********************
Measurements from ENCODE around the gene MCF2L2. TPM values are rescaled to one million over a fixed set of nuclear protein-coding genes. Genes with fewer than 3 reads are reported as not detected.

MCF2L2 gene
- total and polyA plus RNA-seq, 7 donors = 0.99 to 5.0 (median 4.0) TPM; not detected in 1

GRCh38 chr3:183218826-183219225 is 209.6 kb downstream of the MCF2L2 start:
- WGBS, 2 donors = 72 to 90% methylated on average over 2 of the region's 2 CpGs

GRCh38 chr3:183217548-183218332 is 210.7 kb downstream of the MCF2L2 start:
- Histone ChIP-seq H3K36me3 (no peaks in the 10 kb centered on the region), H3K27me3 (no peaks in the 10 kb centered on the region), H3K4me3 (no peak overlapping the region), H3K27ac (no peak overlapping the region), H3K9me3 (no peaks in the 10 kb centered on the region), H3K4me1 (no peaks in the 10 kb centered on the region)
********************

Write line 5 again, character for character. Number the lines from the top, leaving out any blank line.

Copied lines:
- WGBS, 2 donors = 72 to 90% methylated on average over 2 of the region's 2 CpGs